Two Central Florida lawmakers have taken control of the Florida Legislature.
Brevard County Rep. Steve Crisafulli was elected speaker of the Florida House and Orange County Sen. Andy Gardiner was elected president of the Florida Senate. The two will lead their respective chambers for the next two legislative sessions, and the GOP will govern with a super-majority in the House, a 12-vote majority in the Senate and with newly re-elected Republican Gov. Rick Scott.
Gardiner said his colleagues’ support was humbling and promised to lead in a bipartisan fashion.
“The Senate is only as strong as the influence and the power of the minority,” said Gardiner, addressing Senate Democratic Leader Arthenia Joyner from the podium. “We look forward to working with you and the members of the Democratic Caucus as we shape the future of Florida.”
Gardiner, speaking to reporters later, said he had told Joyner that it’s fine with him if she wants to bring forward issues like expanding Medicaid coverage and increasing the minimum wage.
“Let them be debated and they should be heard in committee and we will see what’ll come up,” said Gardiner.
“It’s not me who should be dictating to the senators what we’re going to do,” said Gardiner. “If I can leave here in two years and the members said, ‘you know what? I had every chance to be successful, had every chance to debate the issues (and) be heard. If they leave here saying that, I’ll think it is a successful presidency.”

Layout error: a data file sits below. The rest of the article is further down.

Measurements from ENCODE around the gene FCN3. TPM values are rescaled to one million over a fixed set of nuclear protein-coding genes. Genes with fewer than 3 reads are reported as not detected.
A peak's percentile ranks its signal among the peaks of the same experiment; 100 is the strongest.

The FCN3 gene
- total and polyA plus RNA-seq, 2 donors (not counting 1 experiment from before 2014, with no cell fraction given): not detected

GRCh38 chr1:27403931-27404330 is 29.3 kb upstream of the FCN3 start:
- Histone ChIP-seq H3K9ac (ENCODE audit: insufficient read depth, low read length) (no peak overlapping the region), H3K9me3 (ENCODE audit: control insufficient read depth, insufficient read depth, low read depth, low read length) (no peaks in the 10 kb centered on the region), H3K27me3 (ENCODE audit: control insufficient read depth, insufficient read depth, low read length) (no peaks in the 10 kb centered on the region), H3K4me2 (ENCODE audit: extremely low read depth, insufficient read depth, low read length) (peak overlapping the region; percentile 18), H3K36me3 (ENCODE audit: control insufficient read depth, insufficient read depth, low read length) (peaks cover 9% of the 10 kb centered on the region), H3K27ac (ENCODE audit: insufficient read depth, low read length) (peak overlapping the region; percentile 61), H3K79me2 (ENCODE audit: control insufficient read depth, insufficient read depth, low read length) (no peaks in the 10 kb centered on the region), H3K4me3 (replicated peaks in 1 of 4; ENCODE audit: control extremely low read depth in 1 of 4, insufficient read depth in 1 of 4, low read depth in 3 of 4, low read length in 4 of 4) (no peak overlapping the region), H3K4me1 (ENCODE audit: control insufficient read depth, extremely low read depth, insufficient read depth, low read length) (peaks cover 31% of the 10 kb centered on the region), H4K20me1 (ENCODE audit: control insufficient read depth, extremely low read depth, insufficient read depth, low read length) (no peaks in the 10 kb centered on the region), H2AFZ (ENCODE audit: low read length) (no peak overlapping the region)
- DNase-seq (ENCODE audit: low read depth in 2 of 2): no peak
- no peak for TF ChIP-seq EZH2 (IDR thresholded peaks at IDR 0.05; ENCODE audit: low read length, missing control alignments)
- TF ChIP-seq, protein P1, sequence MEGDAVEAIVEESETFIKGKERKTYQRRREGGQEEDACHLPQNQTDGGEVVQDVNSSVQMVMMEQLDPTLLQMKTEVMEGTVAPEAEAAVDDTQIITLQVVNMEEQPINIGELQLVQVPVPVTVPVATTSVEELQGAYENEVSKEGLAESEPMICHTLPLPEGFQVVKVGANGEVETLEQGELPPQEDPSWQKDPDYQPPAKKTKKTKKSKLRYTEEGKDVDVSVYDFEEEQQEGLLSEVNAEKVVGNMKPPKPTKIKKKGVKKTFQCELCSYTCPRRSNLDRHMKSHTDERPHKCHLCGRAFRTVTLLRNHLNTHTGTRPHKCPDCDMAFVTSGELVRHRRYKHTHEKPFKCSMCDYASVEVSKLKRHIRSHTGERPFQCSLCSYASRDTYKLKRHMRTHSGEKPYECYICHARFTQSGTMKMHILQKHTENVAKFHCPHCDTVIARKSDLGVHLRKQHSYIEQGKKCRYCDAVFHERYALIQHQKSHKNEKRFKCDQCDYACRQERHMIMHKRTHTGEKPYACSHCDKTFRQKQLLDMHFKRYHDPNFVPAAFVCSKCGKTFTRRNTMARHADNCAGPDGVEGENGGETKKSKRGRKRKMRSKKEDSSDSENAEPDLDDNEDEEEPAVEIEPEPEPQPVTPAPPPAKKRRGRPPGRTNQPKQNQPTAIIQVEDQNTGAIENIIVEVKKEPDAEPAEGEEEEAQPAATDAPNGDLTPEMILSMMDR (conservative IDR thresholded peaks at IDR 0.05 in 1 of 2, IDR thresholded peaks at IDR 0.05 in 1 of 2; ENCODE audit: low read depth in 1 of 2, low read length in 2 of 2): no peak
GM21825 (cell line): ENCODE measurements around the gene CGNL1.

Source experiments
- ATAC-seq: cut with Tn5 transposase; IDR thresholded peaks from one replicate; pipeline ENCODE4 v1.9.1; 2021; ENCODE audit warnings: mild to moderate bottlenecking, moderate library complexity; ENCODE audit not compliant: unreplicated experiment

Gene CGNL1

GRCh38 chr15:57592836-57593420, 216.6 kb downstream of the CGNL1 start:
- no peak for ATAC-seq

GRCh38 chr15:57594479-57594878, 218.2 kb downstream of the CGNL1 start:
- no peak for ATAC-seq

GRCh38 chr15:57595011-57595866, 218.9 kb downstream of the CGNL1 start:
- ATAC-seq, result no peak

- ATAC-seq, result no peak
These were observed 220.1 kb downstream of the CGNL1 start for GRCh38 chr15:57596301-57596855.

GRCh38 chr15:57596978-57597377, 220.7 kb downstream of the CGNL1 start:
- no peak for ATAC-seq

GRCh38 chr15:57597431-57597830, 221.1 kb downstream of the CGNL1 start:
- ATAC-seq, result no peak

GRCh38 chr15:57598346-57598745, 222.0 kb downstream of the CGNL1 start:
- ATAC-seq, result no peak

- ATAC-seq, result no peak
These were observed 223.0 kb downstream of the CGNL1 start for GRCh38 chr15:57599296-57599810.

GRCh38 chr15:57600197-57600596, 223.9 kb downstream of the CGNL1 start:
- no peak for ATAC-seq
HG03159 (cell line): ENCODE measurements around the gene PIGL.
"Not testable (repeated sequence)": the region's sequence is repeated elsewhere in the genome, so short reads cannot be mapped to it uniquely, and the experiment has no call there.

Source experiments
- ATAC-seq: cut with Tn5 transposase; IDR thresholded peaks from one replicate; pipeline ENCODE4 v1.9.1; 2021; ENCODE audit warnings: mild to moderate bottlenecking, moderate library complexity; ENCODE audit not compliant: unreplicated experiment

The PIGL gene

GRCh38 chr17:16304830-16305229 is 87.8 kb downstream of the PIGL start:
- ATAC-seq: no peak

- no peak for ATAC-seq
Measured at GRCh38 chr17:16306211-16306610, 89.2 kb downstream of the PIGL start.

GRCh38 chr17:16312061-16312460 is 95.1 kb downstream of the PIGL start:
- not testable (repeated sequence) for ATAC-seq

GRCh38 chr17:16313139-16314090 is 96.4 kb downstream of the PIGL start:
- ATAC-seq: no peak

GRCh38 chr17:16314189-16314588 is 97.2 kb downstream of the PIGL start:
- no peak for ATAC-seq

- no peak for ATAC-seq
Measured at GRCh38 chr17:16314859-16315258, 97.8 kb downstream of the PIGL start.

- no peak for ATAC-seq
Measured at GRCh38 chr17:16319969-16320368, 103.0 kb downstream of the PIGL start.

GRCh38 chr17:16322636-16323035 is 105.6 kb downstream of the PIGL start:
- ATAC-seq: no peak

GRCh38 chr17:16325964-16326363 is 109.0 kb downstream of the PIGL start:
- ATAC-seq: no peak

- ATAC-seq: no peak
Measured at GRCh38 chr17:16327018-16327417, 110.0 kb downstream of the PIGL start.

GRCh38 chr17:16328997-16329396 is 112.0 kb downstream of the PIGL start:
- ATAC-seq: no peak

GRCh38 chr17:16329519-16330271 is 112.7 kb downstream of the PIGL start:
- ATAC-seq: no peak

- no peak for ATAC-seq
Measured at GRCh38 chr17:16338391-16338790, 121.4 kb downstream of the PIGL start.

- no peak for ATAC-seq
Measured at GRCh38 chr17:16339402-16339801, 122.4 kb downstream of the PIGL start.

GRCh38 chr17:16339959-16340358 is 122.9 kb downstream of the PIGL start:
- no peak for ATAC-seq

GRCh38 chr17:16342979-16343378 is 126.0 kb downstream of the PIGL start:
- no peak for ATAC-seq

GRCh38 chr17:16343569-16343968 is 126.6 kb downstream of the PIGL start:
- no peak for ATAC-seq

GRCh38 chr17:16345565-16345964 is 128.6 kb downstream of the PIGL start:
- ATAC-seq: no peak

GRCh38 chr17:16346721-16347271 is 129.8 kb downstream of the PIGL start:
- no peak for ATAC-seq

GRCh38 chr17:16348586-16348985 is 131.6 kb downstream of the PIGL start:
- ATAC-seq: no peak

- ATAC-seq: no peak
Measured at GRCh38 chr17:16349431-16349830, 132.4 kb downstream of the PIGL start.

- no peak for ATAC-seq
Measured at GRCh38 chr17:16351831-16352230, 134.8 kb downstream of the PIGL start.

Newly-elected Speaker Steve Crisafulli may have intended to strike the same tone in the Florida House but his remarks also sounded a bit like the drawing of a line in the sand.
“I absolutely welcome robust debate of the issues between the majority and the minority parties but I expect honesty and respectful discourse,” said Crisafulli. “Let’s not play games to score political points; let’s just get the job done for our constituents.”
Democrats and Republicans have different constituents or as House Democratic Leader Mark Pafford explained, “he has his audience.”
“The debate over the role of government has been fiercely contested from time immemorial. In my judgment, it is often the case that the complex problems facing our society are often compounded by government interference,” said Crisafulli, who explained that the voters have spoken, “not only in Florida, but across the nation.”
Crisafulli’s priorities include a plan addressing the state’s water needs and protecting the environment. His small government/fewer regulations agenda also creates an obstacle to the Democrats’ agenda to expand Medicaid coverage and raise the minimum wage. Joyner had compared the GOP’s refusal to move on the issues to the Berlin Wall.
“Water is something Republicans, Democrats, Independents all enjoy using,” said House Democratic Leader Mark Pafford, explaining that the minority party will reach across the aisle whenever “we can work together.”
“Yes, the voters have spoken – to allow us to make things happen in this chamber. We are the embodiment of 155,000 people in each district throughout this state,” said Pafford. “I think we can pass some really great things that voters would like – including health care. . . . All we want is a free and open vote.”
Lawmakers completed their one-day organizational session in fewer than four hours. Committee meetings for the 2015 session will begin in January.